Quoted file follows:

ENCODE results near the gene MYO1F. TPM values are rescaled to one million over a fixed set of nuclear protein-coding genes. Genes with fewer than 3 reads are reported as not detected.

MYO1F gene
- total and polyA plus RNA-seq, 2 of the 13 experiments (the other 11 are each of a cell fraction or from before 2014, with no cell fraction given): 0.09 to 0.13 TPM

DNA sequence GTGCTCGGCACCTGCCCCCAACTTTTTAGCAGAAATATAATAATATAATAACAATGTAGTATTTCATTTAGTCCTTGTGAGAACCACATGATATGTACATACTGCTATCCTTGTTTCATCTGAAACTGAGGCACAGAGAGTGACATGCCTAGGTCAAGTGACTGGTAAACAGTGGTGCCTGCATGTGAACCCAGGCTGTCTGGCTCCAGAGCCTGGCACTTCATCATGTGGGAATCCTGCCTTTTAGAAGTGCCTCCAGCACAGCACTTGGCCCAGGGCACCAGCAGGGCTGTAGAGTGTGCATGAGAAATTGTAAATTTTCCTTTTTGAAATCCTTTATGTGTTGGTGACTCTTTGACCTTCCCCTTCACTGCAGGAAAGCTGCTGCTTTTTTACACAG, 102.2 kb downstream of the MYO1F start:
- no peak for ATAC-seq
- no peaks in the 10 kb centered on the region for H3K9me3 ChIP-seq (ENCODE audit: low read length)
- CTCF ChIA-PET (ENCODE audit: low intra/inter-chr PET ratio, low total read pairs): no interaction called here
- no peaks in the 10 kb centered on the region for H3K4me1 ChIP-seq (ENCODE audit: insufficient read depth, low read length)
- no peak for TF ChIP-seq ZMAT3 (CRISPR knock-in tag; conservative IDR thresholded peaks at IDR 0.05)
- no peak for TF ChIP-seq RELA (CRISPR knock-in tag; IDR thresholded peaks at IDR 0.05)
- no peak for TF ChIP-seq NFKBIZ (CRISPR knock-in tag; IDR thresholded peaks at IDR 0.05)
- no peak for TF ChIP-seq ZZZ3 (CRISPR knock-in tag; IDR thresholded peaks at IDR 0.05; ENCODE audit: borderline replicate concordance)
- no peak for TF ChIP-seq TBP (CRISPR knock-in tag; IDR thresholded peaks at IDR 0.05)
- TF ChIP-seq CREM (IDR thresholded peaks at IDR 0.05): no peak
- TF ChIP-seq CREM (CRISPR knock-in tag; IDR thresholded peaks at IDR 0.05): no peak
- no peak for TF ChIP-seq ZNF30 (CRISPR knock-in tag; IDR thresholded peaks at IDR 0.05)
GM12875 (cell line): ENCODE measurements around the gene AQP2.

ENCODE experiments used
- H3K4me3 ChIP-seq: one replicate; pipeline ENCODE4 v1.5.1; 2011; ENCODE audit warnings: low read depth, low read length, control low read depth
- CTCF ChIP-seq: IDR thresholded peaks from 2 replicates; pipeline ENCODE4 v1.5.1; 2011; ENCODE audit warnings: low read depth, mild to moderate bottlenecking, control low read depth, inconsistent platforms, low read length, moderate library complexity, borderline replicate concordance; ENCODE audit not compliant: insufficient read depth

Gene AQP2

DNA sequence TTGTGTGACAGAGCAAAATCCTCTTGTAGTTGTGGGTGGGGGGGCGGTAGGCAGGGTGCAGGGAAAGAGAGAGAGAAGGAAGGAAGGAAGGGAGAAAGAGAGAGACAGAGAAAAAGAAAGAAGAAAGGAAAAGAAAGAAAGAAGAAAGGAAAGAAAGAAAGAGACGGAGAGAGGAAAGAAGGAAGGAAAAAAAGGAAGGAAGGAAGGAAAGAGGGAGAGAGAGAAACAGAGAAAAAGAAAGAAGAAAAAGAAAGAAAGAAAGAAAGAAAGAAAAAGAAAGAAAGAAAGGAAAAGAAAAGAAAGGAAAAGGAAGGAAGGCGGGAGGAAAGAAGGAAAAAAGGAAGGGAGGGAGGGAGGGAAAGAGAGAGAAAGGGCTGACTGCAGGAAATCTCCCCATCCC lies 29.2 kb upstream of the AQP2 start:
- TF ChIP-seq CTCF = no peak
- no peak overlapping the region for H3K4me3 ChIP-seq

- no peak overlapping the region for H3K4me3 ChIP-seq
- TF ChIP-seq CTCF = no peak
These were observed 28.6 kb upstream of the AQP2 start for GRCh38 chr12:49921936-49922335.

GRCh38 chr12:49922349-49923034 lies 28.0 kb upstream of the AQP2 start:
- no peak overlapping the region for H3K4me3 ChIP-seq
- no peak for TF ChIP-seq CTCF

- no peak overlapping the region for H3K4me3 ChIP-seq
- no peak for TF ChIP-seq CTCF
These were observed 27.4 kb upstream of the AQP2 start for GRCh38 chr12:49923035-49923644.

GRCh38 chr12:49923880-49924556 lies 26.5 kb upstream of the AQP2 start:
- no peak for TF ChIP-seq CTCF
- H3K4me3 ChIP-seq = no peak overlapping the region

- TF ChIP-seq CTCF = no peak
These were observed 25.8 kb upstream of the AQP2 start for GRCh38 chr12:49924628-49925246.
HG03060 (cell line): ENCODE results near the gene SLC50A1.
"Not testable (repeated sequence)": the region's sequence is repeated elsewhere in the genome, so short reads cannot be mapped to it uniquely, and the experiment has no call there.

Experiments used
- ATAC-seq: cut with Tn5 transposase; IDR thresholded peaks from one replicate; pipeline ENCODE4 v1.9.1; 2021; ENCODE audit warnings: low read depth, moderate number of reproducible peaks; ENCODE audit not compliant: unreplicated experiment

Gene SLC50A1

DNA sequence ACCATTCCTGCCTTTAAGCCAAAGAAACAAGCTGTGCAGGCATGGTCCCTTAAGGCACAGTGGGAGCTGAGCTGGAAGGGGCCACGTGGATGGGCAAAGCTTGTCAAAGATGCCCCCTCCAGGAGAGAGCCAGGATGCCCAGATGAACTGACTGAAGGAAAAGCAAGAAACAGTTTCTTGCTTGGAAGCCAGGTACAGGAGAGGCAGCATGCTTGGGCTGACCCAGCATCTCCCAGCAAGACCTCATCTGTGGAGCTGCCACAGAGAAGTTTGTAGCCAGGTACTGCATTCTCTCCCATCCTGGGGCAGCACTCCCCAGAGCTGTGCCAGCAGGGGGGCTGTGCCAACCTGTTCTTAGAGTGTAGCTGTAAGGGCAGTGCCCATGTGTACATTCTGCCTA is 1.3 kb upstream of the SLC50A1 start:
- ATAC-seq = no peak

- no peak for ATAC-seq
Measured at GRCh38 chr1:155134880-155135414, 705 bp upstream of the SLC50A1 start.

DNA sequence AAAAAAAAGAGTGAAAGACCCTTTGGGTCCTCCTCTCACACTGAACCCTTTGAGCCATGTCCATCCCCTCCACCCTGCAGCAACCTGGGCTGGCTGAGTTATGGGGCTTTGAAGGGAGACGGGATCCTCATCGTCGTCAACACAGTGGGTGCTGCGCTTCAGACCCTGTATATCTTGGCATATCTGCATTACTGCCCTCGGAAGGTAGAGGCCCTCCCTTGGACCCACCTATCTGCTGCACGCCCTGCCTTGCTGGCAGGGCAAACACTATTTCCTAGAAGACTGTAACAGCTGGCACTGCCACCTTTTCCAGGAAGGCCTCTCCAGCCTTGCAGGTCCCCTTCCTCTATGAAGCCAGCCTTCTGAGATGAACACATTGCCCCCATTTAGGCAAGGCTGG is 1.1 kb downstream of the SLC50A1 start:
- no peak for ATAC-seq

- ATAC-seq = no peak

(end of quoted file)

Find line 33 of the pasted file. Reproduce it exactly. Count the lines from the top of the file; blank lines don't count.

These were observed 27.4 kb upstream of the AQP2 start for GRCh38 chr12:49923035-49923644.